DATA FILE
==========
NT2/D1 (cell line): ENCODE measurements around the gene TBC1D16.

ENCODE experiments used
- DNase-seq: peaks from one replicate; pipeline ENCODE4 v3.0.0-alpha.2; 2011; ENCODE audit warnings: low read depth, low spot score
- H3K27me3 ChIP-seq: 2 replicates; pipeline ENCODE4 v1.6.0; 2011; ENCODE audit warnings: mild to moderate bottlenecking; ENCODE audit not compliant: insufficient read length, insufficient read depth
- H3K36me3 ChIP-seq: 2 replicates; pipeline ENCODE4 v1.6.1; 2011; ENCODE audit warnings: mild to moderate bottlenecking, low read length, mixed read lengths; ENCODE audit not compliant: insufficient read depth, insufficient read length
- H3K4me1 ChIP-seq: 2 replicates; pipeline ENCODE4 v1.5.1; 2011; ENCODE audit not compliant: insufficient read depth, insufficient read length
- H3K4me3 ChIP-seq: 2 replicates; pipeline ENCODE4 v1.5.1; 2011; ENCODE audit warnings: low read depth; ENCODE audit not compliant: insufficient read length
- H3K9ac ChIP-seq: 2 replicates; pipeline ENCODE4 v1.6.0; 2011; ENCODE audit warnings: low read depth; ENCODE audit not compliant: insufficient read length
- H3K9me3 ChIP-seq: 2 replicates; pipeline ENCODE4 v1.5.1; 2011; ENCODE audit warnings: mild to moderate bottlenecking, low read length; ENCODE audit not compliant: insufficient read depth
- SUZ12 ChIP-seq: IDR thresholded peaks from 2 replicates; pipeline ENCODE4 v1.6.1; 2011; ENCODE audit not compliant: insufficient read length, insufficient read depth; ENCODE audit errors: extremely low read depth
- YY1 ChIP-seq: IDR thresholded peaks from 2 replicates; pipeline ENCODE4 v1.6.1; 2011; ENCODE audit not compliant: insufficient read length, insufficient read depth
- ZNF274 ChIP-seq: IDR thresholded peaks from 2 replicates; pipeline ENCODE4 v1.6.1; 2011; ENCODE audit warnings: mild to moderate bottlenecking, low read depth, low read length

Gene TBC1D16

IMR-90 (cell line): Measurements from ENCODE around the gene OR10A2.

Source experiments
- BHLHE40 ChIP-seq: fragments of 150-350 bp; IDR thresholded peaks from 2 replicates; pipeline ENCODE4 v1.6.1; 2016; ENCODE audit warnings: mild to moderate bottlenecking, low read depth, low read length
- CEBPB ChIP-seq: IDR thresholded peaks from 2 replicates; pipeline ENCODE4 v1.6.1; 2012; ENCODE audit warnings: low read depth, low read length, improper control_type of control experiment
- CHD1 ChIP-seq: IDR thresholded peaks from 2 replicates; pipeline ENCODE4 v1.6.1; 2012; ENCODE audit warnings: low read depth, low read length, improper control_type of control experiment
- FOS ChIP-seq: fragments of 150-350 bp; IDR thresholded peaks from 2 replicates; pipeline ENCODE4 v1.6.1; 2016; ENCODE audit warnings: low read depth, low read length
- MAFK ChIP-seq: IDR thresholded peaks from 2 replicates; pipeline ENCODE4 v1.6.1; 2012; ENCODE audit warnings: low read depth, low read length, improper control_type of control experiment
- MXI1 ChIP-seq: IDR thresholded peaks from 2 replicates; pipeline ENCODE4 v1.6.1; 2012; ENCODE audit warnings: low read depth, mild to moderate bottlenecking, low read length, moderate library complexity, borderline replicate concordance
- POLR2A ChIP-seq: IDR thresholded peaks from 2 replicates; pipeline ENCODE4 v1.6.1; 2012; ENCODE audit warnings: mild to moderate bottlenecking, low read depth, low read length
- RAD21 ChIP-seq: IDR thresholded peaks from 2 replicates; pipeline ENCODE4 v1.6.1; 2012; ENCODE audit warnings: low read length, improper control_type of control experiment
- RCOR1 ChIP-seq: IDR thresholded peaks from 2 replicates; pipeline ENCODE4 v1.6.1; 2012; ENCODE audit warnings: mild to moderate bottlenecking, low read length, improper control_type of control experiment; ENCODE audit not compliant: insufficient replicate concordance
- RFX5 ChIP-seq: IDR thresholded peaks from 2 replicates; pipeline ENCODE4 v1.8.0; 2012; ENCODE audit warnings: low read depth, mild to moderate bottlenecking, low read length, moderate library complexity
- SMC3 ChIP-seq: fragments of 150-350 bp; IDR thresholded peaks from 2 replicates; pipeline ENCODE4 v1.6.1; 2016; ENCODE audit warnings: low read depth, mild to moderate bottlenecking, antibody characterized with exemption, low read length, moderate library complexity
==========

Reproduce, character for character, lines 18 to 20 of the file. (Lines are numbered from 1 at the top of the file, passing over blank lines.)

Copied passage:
- CHD1 ChIP-seq: IDR thresholded peaks from 2 replicates; pipeline ENCODE4 v1.6.1; 2012; ENCODE audit warnings: low read depth, low read length, improper control_type of control experiment
- FOS ChIP-seq: fragments of 150-350 bp; IDR thresholded peaks from 2 replicates; pipeline ENCODE4 v1.6.1; 2016; ENCODE audit warnings: low read depth, low read length
- MAFK ChIP-seq: IDR thresholded peaks from 2 replicates; pipeline ENCODE4 v1.6.1; 2012; ENCODE audit warnings: low read depth, low read length, improper control_type of control experiment